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With civic election just over a year away, NPA, COPE, TEAM, Cedar gear up to take votes from Vision Vancouver

November 6th, 2013 · 84 Comments

The civic election isn’t until Nov. 15, 2014. But you’d never know it from the jostling going on among parties hoping to harness the resentment they believe Vision Vancouver is sowing. A sign of the times — I wrote an article for Vancouver magazine about the energy people are putting into campaigns early — especially NPA president Peter Armstrong, who has already hired three people and installed two of them in his fantastic office on the 30th floor of the TD bank tower.

At the time, a mere four or so weeks ago, TEAM spokesman Bill McCreery was talking about the triumvirate that had founded this revival of the successful party of the 1970s — himself, Dave Pasin, and former councillor Jonathan Baker. At 5:16 a.m. today, I got a news release from the NPA (Natasha, that is some early hours you’re putting in) saying that Baker has joined the NPA, with various paragraphs outlining his history.

There’s a sign that Mr. Armstrong and company are going to go to the mat over even the littlest things — and that they consider TEAM a threat.

And TEAM, which I understand held a successful fundraising dinner last night (I meant to go but have been laid low with some version of the plague), is a threat. It could strip away the few thousand votes that the NPA desperately needs to win in a tight election. While more sophisticated voters, who understand the overall chess game, will be wary of throwing a vote away on a small party that seems likely to split the anti-Vision centre-right vote, others will not be. I know there are people out there who want to vote against Vision, don’t see the NPA as being any less in bed with developers, and who won’t want to express their discontent by voting COPE.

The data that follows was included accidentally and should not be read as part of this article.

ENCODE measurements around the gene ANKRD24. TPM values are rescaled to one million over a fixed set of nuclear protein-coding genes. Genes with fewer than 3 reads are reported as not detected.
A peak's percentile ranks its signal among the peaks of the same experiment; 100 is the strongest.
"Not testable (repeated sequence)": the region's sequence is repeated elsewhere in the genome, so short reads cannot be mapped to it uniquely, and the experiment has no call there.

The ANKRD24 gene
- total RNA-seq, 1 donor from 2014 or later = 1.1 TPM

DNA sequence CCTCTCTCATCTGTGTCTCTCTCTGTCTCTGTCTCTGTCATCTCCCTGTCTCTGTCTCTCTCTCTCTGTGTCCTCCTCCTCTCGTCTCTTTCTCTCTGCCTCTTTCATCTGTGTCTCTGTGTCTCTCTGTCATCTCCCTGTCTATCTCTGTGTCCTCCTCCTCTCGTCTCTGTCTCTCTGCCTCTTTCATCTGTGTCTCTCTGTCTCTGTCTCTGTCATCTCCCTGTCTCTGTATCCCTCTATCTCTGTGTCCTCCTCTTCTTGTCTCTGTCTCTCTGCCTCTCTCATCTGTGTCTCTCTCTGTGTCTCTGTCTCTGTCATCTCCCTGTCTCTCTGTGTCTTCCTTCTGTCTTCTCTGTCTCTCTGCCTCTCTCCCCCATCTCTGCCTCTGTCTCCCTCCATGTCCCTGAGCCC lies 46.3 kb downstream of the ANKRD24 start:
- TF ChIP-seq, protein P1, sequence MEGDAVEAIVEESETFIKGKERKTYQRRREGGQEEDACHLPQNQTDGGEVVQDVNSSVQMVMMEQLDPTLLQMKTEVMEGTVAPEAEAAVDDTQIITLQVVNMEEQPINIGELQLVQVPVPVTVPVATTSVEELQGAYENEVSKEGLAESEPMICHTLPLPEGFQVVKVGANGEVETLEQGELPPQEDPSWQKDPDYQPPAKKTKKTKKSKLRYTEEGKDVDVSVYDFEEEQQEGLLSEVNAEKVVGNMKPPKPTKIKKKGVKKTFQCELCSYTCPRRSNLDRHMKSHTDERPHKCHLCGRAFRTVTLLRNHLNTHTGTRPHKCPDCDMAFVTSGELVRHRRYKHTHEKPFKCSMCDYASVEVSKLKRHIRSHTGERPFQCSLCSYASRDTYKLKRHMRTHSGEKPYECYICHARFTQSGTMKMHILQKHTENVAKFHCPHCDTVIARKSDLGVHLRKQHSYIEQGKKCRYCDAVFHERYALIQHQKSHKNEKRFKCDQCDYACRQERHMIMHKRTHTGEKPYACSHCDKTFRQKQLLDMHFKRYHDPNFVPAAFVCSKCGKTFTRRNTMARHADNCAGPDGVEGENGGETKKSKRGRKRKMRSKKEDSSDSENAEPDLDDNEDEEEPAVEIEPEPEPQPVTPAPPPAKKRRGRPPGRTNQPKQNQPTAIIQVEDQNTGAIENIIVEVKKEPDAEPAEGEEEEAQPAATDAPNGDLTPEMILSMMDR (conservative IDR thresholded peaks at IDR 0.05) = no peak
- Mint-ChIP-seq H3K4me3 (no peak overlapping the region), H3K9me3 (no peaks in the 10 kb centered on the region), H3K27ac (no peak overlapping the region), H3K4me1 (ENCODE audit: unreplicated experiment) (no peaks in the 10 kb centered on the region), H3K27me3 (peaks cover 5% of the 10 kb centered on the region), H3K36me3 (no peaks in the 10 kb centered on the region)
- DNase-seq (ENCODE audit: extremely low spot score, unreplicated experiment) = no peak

More of this to come. My opening chapter, in this issue of Vancouver magazine, is here.

By the way, after I had finished writing this story, I did get a face-to-face meeting with Peter in his stunning office, which seems to be a hive of political activity. As I arrived, former NPA council candidate Michael Geller was leaving and former NPA park-board commission Al de Genova was also leaving. The two full-time staffers for the NPA, KellyReichert. the former executive director of the B.C. Liberal Party, and Natasha Westover, former constituency assistant to one-time cabinet minister Kevin Falcon, were hard at work in their offices. Peter appears to be interviewing everyone in town about civic politics, from former mayors to me, where I got a light grilling about my political views. He has even attended a COPE public meeting, where, he says, there are people doing some fine work. Indeed.

Friends and associates are still mystified as to why he has taken this crusade on with such passion. Peter keeps saying it’s because he cares about the city, but I can’t help thinking there’s more. One person suggested it’s because he really didn’t like the fact that Vision councillors passed some kind of negative motion about Rocky Mountaineer during the lockout. Could that be it? Who knows?

At any rate, he is driving this boat full steam ahead.


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